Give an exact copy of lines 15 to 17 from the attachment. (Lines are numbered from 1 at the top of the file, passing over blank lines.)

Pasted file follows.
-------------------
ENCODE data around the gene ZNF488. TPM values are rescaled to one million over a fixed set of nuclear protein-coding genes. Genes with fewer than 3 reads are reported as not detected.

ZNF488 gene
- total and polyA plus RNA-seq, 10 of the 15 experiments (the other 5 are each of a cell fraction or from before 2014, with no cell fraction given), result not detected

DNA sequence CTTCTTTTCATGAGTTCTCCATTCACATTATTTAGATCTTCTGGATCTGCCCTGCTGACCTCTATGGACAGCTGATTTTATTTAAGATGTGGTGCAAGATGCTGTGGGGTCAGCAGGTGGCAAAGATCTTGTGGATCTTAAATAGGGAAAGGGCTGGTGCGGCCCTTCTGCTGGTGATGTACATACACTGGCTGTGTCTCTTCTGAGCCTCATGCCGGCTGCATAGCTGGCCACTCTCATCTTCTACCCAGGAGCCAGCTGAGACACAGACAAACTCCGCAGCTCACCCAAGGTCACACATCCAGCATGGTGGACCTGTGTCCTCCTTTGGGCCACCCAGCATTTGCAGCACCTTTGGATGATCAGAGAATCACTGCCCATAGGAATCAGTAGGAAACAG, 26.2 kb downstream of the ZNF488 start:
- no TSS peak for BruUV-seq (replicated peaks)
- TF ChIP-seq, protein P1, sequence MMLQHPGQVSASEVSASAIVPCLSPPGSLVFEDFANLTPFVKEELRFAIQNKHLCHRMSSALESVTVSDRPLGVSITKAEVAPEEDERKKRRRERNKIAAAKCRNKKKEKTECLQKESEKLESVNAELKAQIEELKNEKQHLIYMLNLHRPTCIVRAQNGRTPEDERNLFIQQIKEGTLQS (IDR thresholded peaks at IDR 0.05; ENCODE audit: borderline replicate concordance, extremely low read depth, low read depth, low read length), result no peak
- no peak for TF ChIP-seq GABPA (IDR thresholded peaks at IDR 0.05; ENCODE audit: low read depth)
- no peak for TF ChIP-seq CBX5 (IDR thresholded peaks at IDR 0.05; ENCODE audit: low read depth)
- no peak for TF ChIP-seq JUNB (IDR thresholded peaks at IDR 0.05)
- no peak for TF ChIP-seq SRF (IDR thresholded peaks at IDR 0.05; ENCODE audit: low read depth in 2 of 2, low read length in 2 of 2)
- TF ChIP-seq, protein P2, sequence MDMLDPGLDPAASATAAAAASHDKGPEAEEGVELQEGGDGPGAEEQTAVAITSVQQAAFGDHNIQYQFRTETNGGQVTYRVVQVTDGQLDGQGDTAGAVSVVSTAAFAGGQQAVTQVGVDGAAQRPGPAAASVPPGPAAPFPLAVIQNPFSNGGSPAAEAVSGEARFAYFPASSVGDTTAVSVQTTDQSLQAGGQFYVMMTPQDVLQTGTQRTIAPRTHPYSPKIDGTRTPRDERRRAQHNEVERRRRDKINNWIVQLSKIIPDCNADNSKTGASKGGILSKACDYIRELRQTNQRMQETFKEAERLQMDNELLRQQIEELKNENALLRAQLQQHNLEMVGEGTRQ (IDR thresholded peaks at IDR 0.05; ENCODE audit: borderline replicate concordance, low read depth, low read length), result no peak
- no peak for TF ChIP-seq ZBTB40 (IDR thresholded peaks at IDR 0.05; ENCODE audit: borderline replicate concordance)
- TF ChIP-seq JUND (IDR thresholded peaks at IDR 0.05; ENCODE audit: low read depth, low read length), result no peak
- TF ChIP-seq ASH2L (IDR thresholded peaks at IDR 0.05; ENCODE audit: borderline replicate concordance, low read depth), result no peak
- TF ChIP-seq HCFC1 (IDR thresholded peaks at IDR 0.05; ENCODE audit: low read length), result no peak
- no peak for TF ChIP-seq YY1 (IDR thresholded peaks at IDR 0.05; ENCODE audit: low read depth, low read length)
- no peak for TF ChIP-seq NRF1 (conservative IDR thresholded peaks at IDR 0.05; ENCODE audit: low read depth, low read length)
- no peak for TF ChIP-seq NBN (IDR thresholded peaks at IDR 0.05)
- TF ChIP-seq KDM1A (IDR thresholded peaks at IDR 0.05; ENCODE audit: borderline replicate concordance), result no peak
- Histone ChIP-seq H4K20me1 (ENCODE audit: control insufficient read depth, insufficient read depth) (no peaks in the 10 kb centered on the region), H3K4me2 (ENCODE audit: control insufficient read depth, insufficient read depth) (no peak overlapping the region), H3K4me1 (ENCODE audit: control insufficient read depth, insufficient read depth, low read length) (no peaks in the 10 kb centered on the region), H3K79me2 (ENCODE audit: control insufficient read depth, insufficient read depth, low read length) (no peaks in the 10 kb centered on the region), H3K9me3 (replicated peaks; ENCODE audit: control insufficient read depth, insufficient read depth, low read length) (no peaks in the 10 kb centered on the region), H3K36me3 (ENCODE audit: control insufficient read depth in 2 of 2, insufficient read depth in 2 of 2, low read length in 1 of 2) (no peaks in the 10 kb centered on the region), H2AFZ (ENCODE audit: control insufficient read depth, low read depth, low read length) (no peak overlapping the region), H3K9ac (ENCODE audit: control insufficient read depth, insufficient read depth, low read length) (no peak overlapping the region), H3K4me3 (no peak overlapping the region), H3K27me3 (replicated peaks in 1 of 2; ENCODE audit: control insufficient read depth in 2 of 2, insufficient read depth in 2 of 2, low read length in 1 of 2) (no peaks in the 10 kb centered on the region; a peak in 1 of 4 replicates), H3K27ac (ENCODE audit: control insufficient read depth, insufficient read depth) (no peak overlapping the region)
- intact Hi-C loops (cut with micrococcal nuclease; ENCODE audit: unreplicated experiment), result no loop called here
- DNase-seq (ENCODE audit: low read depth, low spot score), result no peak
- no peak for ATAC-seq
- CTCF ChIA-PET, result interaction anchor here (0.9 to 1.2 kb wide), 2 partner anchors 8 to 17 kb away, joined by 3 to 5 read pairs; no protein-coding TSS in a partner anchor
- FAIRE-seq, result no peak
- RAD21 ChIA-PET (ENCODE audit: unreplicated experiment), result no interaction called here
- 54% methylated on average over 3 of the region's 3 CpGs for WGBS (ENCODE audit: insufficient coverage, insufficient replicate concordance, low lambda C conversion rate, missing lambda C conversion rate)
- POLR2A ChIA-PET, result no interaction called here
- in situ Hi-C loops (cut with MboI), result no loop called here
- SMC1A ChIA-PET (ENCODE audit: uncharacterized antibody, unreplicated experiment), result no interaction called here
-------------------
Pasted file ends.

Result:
- TF ChIP-seq HCFC1 (IDR thresholded peaks at IDR 0.05; ENCODE audit: low read length), result no peak
- no peak for TF ChIP-seq YY1 (IDR thresholded peaks at IDR 0.05; ENCODE audit: low read depth, low read length)
- no peak for TF ChIP-seq NRF1 (conservative IDR thresholded peaks at IDR 0.05; ENCODE audit: low read depth, low read length)